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Victoria County History of Kent Vol. 3  1932 - Romano-British Kent - Towns - Page 101

Medway, about 500 yds. west by north of All Saints’ Church (site marked on 0.S. 6 in. map, XLII. N.E. behind the old Grammar School in Tonbridge Road). From 25 to 30 skeletons and about 150 urns of pottery and glass with burnt bones are estimated to have been discovered here, but they were almost completely destroyed by the finders. The remains appear to have been exclusively Roman (Ibid. ii, 143).
   A second Roman cemetery is vaguely recorded to have been found at Vinters rather less than a mile east-north-east of Maidstone Market Place. Details are lacking (Hasted, op. cit. ii (1782), 131 ; Newton, Hist. and Antiq. of Maidstone (1741), p. 5).
In 1715 Roman urns discovered in the foundations of a warehouse in Earl Street or Bullock Lane, near the Medway, are said to have been full of dust and ashes. By them lay a skeleton, and other human bones were scattered about (Newton, op. cit.).
   At Tovil, three-quarters of a mile south of Maidstone, human skeletons and Roman pottery have been found on more than one occasion. No details of these discoveries are, however, known.
   Smaller ‘ finds’ from the district need not be specifically mentioned. The coins range from Vespasian to Gratian (Arch. xxx, 535). For other ‘small finds,’ see Journ. Brit. Arch. Ass. iii, 262 (bronze statuette, etc., from St. Peter’s Hospital, Newark); Arch. xxx, 535 (bronze statuette from Lamprey’s Garden, near Wheeler Street), are such as are found on similar Kentish sites. In short, both structurally and chronologically, Roman Maidstone is at present sadly lacking in any distinctive feature.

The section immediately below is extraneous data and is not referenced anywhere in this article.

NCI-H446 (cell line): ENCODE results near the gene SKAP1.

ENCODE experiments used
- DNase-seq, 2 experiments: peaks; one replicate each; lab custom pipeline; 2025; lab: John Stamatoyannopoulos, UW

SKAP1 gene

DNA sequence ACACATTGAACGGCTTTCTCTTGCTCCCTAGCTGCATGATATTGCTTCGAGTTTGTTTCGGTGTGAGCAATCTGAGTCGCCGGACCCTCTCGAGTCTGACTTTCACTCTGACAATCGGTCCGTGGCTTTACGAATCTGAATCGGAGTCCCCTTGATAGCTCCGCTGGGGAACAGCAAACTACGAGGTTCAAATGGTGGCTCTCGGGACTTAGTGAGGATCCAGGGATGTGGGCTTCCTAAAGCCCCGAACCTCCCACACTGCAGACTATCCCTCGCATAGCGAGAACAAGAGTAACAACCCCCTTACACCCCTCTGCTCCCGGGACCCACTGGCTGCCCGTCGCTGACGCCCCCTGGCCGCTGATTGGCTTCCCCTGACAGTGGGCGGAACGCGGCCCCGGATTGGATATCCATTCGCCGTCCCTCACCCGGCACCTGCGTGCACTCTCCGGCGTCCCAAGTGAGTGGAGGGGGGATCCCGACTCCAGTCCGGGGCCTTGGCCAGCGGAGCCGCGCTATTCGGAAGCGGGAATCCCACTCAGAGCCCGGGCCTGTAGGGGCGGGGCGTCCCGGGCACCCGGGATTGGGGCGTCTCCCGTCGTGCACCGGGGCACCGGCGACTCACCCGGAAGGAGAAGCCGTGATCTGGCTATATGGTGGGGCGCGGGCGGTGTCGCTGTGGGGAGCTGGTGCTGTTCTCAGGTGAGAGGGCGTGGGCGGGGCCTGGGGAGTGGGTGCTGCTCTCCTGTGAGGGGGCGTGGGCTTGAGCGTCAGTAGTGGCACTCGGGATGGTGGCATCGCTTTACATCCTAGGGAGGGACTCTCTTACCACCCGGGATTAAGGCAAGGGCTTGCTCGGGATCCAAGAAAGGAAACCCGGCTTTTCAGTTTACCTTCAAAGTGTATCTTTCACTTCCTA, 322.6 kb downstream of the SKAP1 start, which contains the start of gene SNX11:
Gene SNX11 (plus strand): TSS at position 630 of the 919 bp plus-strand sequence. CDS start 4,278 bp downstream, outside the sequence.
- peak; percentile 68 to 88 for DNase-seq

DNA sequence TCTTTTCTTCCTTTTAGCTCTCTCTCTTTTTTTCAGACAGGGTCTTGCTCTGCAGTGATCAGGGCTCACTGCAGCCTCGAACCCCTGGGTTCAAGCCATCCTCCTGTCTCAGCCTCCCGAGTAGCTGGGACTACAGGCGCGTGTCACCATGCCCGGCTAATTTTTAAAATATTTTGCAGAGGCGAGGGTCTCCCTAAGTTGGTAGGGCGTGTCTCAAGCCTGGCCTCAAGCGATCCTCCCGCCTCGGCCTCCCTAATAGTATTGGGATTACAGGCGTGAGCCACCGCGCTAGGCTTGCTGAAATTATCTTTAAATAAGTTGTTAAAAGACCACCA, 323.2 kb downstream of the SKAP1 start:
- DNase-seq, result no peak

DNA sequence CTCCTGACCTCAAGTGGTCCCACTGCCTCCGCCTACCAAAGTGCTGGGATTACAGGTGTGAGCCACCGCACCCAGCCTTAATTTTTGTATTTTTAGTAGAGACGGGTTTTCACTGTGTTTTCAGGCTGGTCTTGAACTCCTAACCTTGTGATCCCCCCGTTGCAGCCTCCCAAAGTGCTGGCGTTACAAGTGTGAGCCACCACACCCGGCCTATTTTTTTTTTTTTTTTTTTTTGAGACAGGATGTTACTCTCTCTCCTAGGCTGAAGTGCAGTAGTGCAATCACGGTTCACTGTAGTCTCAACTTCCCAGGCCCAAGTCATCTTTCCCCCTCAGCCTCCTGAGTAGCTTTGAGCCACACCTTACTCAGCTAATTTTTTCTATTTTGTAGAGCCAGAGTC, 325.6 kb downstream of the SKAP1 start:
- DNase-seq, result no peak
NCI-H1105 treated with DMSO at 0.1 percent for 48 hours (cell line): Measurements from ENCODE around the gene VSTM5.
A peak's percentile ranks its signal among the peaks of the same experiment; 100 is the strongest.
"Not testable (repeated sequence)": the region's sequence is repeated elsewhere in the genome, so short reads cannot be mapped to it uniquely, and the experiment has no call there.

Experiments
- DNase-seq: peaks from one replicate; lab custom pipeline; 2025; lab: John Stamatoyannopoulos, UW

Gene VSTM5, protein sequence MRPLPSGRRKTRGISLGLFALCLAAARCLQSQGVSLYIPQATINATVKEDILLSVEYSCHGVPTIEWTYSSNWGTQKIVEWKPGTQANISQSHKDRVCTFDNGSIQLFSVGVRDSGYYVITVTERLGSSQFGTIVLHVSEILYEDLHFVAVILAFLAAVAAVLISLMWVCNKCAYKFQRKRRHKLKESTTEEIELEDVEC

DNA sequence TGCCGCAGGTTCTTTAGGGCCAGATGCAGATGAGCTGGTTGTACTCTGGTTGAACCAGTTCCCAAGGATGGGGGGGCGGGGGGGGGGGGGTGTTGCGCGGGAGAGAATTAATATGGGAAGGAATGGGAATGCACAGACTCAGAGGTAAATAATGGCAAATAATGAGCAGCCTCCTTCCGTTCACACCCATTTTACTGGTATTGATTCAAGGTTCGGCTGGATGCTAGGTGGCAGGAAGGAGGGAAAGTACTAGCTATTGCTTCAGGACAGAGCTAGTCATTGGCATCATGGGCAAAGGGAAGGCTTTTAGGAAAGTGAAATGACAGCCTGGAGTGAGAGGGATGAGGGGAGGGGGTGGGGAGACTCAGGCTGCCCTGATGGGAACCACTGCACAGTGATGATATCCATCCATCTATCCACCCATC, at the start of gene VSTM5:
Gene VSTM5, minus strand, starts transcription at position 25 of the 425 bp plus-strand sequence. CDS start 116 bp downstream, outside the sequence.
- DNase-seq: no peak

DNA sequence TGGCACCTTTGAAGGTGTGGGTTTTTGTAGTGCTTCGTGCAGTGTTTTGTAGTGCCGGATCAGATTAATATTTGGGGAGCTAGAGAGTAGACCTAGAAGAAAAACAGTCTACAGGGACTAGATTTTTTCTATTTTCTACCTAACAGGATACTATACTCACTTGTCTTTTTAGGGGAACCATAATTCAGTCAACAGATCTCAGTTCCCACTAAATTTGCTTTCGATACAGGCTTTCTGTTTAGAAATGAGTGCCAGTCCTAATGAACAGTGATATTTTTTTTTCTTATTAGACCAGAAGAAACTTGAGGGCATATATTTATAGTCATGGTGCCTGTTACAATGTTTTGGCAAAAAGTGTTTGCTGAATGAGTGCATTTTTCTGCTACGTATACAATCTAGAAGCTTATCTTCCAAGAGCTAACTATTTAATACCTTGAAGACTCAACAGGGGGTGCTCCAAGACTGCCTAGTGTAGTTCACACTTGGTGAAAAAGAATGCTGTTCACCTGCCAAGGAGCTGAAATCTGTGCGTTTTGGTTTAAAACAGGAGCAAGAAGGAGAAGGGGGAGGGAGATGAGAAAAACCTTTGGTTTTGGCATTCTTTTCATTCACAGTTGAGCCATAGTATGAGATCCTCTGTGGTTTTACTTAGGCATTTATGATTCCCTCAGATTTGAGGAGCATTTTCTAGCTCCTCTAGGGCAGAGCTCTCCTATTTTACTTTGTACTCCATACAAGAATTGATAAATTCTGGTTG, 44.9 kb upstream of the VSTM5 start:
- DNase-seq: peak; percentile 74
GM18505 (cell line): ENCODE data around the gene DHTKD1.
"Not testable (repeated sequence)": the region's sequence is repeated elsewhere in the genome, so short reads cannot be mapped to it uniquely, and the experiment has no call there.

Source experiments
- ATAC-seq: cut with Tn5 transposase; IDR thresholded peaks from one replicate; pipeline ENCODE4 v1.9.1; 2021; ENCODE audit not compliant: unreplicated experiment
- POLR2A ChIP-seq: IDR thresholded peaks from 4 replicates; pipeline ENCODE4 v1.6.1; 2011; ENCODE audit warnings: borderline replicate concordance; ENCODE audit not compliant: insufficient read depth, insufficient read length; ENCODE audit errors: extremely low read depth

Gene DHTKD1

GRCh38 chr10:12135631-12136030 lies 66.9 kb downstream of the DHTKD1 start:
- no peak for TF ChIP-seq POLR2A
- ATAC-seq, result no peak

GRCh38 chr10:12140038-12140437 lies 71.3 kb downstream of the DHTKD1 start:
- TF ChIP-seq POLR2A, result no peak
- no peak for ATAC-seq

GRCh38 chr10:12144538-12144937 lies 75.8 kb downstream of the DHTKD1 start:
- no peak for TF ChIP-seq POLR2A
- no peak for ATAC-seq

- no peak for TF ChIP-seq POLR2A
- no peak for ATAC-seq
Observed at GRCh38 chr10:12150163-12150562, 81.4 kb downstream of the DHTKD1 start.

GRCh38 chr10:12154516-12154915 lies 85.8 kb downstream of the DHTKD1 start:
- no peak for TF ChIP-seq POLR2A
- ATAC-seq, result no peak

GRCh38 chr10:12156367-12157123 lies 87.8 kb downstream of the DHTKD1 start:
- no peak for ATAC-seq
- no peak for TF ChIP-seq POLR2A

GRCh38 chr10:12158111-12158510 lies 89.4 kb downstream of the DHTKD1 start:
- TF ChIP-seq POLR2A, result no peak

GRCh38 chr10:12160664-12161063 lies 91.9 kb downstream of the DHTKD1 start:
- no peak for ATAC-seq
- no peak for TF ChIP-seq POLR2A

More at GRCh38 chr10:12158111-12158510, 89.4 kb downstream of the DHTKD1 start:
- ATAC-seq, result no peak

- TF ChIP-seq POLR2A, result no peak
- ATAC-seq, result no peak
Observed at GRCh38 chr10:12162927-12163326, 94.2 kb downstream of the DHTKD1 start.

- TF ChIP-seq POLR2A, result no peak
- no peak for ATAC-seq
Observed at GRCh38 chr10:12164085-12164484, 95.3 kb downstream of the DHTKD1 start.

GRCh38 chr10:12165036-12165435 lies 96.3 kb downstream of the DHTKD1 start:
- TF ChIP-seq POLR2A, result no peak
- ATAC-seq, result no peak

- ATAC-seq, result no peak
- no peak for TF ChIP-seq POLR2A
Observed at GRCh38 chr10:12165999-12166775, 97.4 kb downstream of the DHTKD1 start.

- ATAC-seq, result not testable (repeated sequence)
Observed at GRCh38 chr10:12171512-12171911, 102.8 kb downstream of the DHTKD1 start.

Many of the slighter evidences of Roman occupation in Kent doubtless represent former hut-villages occupied by native peasantry (see above, p. 9). At Charlton, on a low spur 100 ft. high and projecting into the marshland half a mile north-east of the parish church, an earthwork, now almost wholly destroyed, gave definition to such a village. The earthwork, consisting of a bank or, in places, two banks with ditches, was of irregular contour type and covered an area of about 17˝ acres. Excavations carried out in 1915 and 1923 indicated that the huts had been of roughly circular form and that they had been occupied from about A.D. 60 to the 4th century. The only masonry structure, found by workmen in 1906, is vaguely described as a round building of about 20 sq. ft. in area, with walls of flint standing 2˝ ft. high. There was no indication that the earthwork differed in date from the main period of occupation.90
   The excavator sought to identify the site with the mysterious Noviomagus of the second Iter. of the Antonine Itinerary, which locates that place at a distance of 10 miles from London.90a Charlton, however, is no more than 7 miles from London, and it must be admitted that no convincing explanation of this section of the Itinerary has yet been found.
   90    For a possible pottery kiln, see Industries, p. 129.
   90a  Cf. p. 93, note 67b.

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